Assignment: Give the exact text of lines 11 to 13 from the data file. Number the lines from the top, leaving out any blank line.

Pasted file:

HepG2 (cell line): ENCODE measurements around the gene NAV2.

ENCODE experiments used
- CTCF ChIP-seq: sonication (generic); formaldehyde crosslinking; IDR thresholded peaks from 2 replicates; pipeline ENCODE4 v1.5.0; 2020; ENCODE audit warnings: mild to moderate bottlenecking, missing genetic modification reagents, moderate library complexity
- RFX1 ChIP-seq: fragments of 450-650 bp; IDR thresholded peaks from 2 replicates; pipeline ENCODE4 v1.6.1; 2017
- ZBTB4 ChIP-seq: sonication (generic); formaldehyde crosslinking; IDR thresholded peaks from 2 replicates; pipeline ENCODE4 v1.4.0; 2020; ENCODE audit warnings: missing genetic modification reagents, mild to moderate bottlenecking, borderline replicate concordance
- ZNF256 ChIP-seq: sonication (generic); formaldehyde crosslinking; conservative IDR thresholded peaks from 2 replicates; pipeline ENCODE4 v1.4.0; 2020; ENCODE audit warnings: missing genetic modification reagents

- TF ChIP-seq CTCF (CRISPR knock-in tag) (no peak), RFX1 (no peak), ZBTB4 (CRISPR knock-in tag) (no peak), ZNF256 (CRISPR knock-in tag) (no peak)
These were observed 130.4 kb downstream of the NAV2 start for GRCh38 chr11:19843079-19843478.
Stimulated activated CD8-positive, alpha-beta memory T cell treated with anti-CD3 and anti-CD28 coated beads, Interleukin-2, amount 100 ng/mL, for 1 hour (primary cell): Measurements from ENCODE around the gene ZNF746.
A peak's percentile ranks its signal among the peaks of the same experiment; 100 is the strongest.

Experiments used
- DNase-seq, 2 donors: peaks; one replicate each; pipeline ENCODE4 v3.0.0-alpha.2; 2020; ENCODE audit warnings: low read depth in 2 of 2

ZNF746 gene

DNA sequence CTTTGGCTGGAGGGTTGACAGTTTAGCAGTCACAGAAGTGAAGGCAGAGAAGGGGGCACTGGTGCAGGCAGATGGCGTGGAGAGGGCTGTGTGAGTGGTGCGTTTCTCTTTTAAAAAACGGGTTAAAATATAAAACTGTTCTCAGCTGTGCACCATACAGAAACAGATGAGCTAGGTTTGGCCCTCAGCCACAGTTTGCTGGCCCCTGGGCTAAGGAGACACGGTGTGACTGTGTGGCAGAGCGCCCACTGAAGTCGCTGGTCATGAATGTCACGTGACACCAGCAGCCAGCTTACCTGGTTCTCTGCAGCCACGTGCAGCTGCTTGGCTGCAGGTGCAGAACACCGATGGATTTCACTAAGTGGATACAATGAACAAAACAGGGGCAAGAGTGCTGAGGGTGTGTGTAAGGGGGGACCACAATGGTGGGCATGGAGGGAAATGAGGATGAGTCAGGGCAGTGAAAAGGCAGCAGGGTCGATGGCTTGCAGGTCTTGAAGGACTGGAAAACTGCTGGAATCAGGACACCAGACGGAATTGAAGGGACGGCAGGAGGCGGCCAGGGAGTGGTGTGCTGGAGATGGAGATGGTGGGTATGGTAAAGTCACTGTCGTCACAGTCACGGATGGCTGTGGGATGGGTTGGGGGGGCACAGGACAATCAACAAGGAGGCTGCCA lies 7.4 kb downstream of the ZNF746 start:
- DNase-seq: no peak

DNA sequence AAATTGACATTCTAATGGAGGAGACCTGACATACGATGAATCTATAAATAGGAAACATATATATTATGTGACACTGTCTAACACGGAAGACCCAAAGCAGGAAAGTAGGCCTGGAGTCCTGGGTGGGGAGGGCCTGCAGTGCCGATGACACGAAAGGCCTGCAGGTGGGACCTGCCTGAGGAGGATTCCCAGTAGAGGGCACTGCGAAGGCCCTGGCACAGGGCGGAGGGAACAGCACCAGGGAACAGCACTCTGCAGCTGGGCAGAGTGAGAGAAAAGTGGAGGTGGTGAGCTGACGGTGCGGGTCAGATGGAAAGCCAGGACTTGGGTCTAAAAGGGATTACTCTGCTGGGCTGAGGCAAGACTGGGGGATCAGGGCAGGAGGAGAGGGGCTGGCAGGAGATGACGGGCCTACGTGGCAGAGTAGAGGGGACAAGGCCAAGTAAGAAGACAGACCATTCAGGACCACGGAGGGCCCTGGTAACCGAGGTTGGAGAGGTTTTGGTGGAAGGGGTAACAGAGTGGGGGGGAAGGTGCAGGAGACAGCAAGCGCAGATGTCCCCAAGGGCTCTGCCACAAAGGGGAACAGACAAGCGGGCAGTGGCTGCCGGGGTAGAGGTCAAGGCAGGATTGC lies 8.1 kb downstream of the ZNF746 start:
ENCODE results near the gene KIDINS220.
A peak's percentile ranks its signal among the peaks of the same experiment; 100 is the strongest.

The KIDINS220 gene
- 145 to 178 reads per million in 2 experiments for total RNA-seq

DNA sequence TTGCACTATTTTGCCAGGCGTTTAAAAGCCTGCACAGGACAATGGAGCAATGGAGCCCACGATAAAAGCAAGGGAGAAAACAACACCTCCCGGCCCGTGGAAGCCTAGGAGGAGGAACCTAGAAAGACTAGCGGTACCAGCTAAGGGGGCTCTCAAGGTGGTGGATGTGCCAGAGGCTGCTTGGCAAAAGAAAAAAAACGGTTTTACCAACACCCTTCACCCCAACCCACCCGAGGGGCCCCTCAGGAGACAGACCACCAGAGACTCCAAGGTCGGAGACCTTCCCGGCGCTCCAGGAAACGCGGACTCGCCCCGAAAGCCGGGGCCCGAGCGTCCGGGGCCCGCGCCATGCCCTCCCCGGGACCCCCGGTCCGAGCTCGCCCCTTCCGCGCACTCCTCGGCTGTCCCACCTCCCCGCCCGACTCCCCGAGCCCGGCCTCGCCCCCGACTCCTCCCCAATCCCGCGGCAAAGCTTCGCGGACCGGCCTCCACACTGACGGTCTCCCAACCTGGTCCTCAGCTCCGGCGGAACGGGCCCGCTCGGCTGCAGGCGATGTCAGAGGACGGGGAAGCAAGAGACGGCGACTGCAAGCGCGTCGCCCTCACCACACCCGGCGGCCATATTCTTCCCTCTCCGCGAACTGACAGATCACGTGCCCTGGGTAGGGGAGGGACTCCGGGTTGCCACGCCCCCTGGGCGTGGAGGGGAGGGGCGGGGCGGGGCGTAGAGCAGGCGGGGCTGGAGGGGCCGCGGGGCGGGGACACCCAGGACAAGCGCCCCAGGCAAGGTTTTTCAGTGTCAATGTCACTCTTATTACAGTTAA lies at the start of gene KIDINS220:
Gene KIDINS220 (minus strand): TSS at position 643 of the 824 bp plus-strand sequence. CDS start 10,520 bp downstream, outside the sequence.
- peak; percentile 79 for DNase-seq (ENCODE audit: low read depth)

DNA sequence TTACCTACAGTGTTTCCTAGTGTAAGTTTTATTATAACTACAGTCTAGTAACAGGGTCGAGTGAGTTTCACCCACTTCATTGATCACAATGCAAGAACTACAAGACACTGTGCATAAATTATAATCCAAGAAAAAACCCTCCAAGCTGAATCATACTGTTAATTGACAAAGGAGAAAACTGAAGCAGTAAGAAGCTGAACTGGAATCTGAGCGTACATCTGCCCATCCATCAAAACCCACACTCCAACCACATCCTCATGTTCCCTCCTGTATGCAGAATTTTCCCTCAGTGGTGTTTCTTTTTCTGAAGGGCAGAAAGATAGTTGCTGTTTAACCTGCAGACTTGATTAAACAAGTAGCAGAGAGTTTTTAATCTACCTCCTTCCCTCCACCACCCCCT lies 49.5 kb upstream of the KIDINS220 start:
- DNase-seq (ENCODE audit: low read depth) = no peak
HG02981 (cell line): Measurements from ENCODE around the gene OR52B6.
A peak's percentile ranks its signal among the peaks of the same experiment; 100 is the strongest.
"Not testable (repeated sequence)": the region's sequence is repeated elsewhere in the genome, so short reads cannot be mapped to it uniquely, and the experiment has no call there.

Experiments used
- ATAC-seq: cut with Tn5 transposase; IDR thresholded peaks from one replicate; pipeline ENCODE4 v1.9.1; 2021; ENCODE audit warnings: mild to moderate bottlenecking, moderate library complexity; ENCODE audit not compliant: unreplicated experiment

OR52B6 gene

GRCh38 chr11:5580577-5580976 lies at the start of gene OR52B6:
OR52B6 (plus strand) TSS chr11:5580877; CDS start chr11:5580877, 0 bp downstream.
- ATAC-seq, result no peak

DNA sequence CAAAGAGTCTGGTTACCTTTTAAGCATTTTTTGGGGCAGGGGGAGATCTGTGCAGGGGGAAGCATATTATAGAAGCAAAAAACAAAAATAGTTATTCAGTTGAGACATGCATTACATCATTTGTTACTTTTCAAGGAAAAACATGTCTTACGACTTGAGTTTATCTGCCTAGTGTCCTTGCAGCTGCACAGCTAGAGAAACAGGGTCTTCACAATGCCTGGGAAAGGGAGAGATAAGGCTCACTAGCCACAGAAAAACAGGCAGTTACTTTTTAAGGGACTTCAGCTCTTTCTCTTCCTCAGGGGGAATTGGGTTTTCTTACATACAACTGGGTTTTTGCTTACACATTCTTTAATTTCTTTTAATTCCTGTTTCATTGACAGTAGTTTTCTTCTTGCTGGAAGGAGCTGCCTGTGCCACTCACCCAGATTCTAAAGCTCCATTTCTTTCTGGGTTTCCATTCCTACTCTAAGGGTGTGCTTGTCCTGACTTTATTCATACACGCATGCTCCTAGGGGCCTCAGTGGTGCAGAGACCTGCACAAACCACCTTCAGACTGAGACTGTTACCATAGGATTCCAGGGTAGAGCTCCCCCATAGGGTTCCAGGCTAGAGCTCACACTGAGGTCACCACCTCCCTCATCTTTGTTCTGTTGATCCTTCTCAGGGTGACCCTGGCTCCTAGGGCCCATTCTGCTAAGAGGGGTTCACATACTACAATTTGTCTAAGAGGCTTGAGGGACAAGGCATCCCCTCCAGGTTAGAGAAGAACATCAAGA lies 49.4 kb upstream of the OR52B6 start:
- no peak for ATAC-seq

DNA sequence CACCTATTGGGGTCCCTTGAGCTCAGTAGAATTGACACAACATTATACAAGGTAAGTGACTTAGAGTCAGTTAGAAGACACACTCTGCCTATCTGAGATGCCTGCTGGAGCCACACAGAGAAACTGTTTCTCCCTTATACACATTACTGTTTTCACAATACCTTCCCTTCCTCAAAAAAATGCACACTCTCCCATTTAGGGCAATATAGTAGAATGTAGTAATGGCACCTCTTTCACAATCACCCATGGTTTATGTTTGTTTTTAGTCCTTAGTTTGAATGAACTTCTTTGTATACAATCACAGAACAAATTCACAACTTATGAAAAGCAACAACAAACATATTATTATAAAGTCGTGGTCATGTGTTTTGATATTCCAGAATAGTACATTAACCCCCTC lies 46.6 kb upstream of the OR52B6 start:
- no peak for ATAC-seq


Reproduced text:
Experiments used
- DNase-seq, 2 donors: peaks; one replicate each; pipeline ENCODE4 v3.0.0-alpha.2; 2020; ENCODE audit warnings: low read depth in 2 of 2

ZNF746 gene